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Old 4th May 2021, 10:23 AM   #1
JeffS
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Default T'boli tok extreme contrast blade

Hello. Please help me understand what I'm looking at here with this T'boli tok (Bagabo scabbard?) I purchased from Artzi last year.. Would this high degree of tone and color contrast be intentional or is the outcome of over-staining using strong acid?
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Old 4th May 2021, 10:44 AM   #2
Ian
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Hi Jeff:

That's an interesting appearance to the blade. I think this is the result of a "piled-rod" construction. I have a wavy bladed Luzon sword with a similar pattern, but much less contrast than this one. I think the contrasting, banded pattern was intentional, and probably made for someone distinguished. The forging was very good. However, the ferric chloride etch has been overdone, as you suggest, and some of the layers appear to have been oxidized to the extent that red rust has formed.

The scabbard was probably T'boli originally but it has had some work done on it. The rattan wrap is not typical, and the plain wooden strip seems to have been sanded heavily instead of showing the usual carved designs.

It's a nice piece. Congratulations.

Ian.

Last edited by Ian; 4th May 2021 at 01:53 PM.
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Old 4th May 2021, 12:16 PM   #3
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Quote:
Originally Posted by Ian View Post
Hi Jeff:

That's an interesting appearance to the blade. I think this is the result of a "piled-rod" construction. I have a wavy bladed Luzon sword with a similar pattern, but much less contrast than this one. I think the contrasting, banded pattern was intentional, and probably made for someone distinguished. The forging was very good. However, the ferric chloride etch has been overdone, as you suggest, and one of the layers appears to have been oxidized to the extent that red rust has formed.

The scabbard was probably T'boli originally but it has had some work done on it. The rattan wrap is not typical, and the plain wooden strip seems to have been sanded heavily instead of showing the usual carved designs.

It's a nice piece. Congratulations.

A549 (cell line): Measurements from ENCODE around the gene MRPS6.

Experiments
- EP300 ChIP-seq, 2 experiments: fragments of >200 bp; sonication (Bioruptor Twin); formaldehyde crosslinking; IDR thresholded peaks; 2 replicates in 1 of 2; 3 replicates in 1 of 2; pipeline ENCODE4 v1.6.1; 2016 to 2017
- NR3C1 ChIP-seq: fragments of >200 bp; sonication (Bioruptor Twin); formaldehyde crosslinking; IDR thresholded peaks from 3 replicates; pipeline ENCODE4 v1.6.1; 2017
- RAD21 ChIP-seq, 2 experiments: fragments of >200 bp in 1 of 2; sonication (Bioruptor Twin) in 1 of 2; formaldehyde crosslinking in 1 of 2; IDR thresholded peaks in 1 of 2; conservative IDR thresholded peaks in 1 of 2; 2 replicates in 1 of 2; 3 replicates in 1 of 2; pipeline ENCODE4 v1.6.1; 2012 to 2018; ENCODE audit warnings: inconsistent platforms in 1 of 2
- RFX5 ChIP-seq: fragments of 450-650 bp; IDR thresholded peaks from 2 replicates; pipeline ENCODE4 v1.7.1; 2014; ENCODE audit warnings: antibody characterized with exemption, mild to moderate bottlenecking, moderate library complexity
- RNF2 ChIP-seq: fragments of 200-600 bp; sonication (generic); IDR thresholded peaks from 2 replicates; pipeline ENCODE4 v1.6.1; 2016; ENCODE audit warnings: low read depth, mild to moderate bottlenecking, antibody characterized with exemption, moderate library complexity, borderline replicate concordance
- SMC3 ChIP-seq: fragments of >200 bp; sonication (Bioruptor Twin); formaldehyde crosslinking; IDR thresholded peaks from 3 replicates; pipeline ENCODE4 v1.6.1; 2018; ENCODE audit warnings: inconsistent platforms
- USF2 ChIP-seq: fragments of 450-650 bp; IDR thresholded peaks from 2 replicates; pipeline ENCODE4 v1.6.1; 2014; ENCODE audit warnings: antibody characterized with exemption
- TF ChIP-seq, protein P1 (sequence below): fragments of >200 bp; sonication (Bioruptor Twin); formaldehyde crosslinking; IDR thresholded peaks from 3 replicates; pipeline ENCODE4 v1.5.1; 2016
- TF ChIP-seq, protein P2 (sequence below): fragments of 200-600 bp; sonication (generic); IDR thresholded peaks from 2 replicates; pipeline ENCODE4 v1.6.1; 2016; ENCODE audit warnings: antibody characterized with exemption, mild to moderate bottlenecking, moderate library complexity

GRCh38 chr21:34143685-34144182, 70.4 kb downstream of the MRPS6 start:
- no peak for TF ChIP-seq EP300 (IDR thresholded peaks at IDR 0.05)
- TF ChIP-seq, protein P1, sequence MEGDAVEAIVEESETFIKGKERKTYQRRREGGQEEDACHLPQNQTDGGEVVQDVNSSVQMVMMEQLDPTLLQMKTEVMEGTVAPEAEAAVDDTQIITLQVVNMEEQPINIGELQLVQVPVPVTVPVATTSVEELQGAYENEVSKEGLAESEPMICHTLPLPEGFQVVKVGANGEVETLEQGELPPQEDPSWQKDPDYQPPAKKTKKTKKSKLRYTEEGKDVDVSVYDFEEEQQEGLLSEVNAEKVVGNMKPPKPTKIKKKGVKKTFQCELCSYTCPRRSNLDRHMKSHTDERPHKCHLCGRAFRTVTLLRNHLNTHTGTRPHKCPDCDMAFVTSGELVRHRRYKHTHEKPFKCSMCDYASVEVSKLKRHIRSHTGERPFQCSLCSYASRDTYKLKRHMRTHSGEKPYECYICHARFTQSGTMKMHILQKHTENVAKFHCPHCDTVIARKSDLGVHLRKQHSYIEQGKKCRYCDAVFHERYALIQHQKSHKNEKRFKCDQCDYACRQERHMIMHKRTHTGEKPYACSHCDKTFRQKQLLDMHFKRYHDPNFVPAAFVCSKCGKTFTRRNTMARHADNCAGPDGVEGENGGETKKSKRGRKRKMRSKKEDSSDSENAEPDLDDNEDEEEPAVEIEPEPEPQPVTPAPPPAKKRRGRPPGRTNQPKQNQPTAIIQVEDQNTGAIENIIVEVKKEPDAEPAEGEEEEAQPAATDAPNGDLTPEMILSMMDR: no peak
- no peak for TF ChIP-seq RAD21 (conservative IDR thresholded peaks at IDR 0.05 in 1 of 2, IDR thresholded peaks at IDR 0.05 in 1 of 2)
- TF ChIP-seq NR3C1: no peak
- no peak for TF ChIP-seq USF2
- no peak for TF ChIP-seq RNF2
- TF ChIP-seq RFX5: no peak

Ian.
Is there a way to soften the ferric chloride etch without starting over with a new etch?

Interesting comments on the scabbard. I plan to stitch on a piece from a t'nalak that I received from another member here around the plain wooden strip for display purposes.

One other feature that is curious and having not handled another tok is the thin blade. It has a strong distal taper from a little over 5mm to a little over 2mm which seems too light to function as a chopping tool. Are these typically designed for weapon use only?
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Old 4th May 2021, 02:05 PM   #4
Ian
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Quote:
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Is there a way to soften the ferric chloride etch without starting over with a new etch?

Interesting comments on the scabbard. I plan to stitch on a piece from a t'nalak that I received from another member here around the plain wooden strip for display purposes.

One other feature that is curious and having not handled another tok is the thin blade. It has a strong distal taper from a little over 5mm to a little over 2mm which seems too light to function as a chopping tool. Are these typically designed for weapon use only?
For the etch, you might try light sanding with a very fine grit paper ("wet and dry") and perhaps a light oil for lubrication. This can sometimes remove a small amount of the etch and leave a decent finish. Otherwise, you would need to sand it back, repolish with a fine grit paper, and re-etch it. Vinegar or lemon juice might give a better etch than ferric chloride solution.

As far as blade thickness, tok are usually a bit thicker than the dimensions you provided. They are all purpose instruments used for chopping, etc. as well as self defense. Your example may be more for show or status, although it's definitely a functional sword and no doubt a capable weapon.
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Old 15th May 2021, 09:03 AM   #5
David R
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I would try wire wool with oil to reduce the contrast ad remove excess oxide.
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